Break Out the Bubbly

By Golf Channel DigitalSeptember 22, 2008, 4:00 pm
In Backspin, takes a look back on the biggest stories from the past week in golf ' with a spin.

BACK IN THE GOOD OL' USA: The United States took a 9-7 lead into the Sunday singles format and held on for its first Ryder Cup victory since the miracle at Brookline back in 1999. It also ended Europe's impressive run of three consecutive victories.
BackspinHard to imagine things going any better for captain Paul Azinger's squad this week: From the fast start on Friday, to the raucous Louisville fans, to Anthony Kim's convincing win over Sergio Garcia in the opening singles match on Sunday. Somewhere Curtis Strange, Hal Sutton and Tom Lehman must be wondering what champagne tastes like.

WITH YOU ALMOST ALL THE WAY: Tiger Woods said in his monthly newsletter, which came out last Tuesday, that he would not be attending the Ryder Cup at Valhalla. Instead, he would be cheering on the U.S. team from home, with his cell phone by his side, should anyone call for advice.
BackspinWho needs advice from a guy who is 7-12-1 in team portions of the Ryder Cup? Looks like the Americans who did play did just fine without him. Tiger better play well over the next two years if he wants to make the 2010 team ' hes not a sure bet to be a captains pick.

13TH MAN: U.S. captain Paul Azinger wanted the Kentucky crowd to be a positive influence for his team ' and he got his wish. The support was overwhelming throughout the week and help buoy the Americans to victory.
BackspinAzinger and company did their part to get the crowd riled up. They signed tons of autographs leading up to the competition, held a pep rally in downtown Louisville Thursday night, and even managed to get off to a good start (for once) Friday morning. Throw in a couple of Kentuckians on the team and the local crowd was roaring at every stop. Even European captain Nick Faldo mentioned that he would have liked to have had a few more supporters in the gallery for his side.

MOVE OVER JD: Boo Weekley came into the Ryder Cup an already established player with two PGA TOUR wins, but may have left as a household name. Chants of 'Boooo' rained down from the Kentucky crowds all week as the down home Floridian went 2-0-1.
BackspinWeekley's biggest contribution might have been to get underneath Lee Westwood's skin with his efforts to get the crowd fired up early in the week. Westwood wasn't his usual dominant self in this competition. But one thing is clear: Golf fans have finally found a replacement for John Daly.

A STAR IS BORN: Anthony Kim's first Ryder Cup was one to remember, from his 1.5 points earned with Phil Mickelson in team play to his 5-and-4 thumping of Sergio Garcia in Sunday singles. Kim, who finished 2-0-1 in his Cup debut, was among the strongest players on the team.
BackspinThe 23-year-old Kim breathed some much needed life into the U.S. team with his youthful exuberance and stellar play. Add to that his desire to be on the squad and successful partnership with Mickelson, Kim headlined the Americans' Ryder Cup rookies. He probably would have done even better had Mickelson not weighed him down.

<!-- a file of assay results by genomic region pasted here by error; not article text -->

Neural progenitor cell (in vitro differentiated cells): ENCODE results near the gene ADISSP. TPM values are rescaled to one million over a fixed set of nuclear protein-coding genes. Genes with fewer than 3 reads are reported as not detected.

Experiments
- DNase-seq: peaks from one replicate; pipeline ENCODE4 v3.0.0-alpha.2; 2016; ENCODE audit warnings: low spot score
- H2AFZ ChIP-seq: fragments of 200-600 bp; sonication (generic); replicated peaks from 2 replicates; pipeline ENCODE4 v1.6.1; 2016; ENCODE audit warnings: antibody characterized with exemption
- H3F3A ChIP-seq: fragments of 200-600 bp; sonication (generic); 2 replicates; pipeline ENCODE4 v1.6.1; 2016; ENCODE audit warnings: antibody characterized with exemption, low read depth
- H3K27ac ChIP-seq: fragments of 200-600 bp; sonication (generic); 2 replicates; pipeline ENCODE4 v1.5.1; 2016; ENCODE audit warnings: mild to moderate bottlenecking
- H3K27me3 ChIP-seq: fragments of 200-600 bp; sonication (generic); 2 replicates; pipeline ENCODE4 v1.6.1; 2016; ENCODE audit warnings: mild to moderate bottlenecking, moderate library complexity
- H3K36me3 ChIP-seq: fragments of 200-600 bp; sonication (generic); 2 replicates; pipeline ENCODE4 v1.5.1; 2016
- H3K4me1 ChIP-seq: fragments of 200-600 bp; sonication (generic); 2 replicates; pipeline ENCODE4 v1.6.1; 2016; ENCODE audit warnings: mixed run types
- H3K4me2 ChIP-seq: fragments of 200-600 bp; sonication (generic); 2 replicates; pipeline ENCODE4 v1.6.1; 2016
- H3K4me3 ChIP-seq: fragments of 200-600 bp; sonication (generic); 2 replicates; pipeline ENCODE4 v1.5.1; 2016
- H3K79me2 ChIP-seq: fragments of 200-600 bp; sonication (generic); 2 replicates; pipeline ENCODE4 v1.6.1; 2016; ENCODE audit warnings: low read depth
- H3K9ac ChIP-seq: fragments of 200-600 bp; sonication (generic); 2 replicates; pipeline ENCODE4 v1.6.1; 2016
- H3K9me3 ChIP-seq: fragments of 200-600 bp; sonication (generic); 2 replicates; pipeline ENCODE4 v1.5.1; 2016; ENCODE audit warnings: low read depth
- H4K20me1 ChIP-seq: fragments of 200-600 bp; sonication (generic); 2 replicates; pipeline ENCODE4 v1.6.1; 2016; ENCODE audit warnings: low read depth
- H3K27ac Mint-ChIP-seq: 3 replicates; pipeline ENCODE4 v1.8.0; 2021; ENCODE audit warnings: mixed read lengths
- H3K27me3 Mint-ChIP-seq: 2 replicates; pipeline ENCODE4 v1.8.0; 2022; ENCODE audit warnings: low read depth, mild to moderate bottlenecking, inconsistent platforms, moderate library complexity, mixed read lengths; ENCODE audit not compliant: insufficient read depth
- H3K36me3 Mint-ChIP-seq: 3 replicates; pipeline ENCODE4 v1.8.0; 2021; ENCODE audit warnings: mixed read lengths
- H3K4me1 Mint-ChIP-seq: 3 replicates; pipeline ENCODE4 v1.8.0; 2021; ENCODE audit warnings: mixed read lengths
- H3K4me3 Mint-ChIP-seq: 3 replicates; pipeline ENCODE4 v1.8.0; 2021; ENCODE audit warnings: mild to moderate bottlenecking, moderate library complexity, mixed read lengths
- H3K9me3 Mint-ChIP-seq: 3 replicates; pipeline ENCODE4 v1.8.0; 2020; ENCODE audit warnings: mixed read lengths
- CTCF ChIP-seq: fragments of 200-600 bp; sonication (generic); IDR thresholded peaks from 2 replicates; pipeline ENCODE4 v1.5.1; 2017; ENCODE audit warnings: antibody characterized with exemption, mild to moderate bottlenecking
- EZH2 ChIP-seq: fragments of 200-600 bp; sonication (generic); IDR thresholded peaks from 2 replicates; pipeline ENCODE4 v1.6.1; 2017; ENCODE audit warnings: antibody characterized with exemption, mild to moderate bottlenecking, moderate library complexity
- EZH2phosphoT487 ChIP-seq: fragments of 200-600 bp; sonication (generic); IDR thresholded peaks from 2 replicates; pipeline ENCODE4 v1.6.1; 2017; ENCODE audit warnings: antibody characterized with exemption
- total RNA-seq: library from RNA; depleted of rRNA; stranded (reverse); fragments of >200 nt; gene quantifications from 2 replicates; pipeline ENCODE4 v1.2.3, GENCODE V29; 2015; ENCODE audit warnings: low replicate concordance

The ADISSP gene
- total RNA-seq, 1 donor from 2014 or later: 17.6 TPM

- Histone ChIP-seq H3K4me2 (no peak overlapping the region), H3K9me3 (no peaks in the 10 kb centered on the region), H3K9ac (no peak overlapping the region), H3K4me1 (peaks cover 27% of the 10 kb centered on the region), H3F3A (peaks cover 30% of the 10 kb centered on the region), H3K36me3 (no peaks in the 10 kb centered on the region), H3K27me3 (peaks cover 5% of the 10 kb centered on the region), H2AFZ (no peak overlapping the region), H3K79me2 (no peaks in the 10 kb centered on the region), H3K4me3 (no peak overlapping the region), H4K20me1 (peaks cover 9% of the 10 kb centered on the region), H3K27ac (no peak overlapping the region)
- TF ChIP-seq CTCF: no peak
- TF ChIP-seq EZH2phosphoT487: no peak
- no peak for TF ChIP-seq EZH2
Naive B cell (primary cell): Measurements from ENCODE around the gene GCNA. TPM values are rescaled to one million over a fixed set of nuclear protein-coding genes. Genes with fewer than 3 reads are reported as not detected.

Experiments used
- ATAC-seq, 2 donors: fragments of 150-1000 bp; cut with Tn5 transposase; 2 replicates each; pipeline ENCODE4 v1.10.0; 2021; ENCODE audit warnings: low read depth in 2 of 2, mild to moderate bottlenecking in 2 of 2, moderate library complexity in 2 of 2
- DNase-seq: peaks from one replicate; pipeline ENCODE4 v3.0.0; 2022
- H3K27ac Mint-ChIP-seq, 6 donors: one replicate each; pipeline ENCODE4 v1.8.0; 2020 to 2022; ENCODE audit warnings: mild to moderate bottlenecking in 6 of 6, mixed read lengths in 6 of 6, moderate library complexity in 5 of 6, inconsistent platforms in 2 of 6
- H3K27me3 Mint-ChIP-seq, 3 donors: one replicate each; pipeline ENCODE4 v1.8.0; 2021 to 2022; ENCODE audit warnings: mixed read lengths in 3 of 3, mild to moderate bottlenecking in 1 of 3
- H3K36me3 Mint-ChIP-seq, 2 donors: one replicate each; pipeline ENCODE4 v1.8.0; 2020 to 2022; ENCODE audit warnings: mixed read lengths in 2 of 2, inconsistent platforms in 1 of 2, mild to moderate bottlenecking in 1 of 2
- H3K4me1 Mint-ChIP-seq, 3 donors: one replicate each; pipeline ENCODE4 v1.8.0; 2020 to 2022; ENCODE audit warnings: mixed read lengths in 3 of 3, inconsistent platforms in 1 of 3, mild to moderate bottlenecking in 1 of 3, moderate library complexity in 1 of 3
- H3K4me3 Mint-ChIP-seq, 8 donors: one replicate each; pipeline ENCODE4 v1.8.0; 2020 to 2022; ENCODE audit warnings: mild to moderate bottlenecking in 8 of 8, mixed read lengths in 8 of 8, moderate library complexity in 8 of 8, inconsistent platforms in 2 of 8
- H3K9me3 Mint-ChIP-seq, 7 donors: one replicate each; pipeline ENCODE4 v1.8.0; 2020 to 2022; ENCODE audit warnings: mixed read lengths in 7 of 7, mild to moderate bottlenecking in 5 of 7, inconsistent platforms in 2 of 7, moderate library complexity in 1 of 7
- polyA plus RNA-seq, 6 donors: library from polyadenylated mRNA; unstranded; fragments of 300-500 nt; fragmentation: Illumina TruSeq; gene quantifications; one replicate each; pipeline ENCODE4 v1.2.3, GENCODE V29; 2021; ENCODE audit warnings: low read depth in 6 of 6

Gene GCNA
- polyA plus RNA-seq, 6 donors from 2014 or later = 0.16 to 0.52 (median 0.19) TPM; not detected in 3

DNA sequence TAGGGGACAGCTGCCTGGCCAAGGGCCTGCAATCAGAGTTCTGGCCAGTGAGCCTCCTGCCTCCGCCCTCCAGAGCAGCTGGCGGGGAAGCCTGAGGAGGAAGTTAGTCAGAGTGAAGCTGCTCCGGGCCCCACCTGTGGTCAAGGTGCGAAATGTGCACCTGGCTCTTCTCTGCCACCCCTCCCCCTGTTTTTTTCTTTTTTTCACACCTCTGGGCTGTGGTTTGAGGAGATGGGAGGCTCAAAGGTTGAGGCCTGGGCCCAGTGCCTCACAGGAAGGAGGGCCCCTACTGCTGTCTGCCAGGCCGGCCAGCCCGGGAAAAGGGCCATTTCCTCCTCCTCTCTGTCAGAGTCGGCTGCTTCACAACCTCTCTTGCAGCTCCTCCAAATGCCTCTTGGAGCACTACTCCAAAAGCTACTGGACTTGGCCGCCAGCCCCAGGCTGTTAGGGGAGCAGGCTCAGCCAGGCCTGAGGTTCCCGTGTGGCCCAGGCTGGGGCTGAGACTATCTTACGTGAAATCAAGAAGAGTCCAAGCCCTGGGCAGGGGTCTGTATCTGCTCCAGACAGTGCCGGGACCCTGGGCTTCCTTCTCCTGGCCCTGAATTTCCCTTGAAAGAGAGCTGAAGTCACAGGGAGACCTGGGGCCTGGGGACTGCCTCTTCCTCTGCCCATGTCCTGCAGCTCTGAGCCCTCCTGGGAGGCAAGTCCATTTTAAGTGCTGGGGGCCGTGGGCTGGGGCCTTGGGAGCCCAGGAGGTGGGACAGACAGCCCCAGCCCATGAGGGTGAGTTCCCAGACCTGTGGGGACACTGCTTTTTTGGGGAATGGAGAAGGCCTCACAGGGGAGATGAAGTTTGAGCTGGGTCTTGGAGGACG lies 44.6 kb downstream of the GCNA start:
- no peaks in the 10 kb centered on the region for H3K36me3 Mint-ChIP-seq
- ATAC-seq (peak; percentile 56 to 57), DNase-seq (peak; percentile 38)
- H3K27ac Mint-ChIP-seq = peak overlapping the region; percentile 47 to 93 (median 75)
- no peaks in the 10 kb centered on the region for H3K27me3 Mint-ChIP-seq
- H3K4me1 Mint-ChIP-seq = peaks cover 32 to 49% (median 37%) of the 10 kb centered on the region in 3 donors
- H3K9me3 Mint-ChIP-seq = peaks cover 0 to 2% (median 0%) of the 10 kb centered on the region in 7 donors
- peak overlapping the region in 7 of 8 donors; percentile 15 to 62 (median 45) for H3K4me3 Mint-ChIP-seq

ACTIONS LOUDER THAN WORDS: Michelle Wie shot 70-65-74-71 to easily qualify to the second stage of LPGA Q-School. Wie finished in a tie for fourth, with the top 30 and ties advancing to the finals, Dec. 3-8 at LPGA International in Daytona Beach, Fla.
BackspinA side note to Wies qualifying was her snubbing of the media after her first three rounds. She finally spoke Sunday after the event was over and said something like, 'Um, I'm really like, um, happy and stuff.' Actually she didn't say that. But we figure what she did say wasn't too far removed.

IN CASE YOU MISSED IT: Will MacKenzie birdied the second hole of a playoff against Brian Gay and Mark Turnesa to capture the Viking Classic on Sunday...Matt Bettencourt won the Oregon Classic for his first Nationwide Tour title Sunday, closing with a 3-under 69 for a two-stroke victory over former U.S. Amateur champion Bubba Dickerson Once again, Michael Jordan could be seen following the U.S. team at the Ryder Cup.
Backspin With the win, MacKenzie solidifies his TOUR card for next year, jumping to 99th on the money list... 'This will take a while to settle in. Its what you dream about when youre a little kid. Its awesome,' Bettencourt said Wonder why Jordan doesnt follow them around at the Presidents Cup?
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    Johnson begins Open week as 12/1 betting favorite

    By Will GrayJuly 16, 2018, 5:15 pm

    Dustin Johnson heads into The Open as the top-ranked player in the world, and he's also an understandable betting favorite as he looks to win a second career major.

    Johnson has not played since the U.S. Open, where he led by four shots at the halfway point and eventually finished third. He has three top-10 finishes in nine Open appearances, notably a T-2 finish at Royal St. George's in 2011.

    Johnson opened as a 12/1 favorite when the Westgate Las Vegas Superbook first published odds for Carnoustie after the U.S. Open, and he remains at that number with the first round just three days away.

    Here's a look at the latest odds on some of the other top contenders, according to the Westgate:

    12/1: Dustin Johnson

    16/1: Rory McIlroy, Rickie Fowler, Justin Rose

    20/1: Jordan Spieth, Justin Thomas, Tommy Fleetwood, Brooks Koepka, Jon Rahm

    25/1: Jason Day, Henrik Stenson, Tiger Woods

    30/1: Sergio Garcia, Francesco Molinari, Paul Casey, Alex Noren, Patrick Reed

    40/1: Hideki Matsuyama, Marc Leishman, Branden Grace, Tyrrell Hatton

    50/1: Phil Mickelson, Ian Poulter, Matthew Fitzpatrick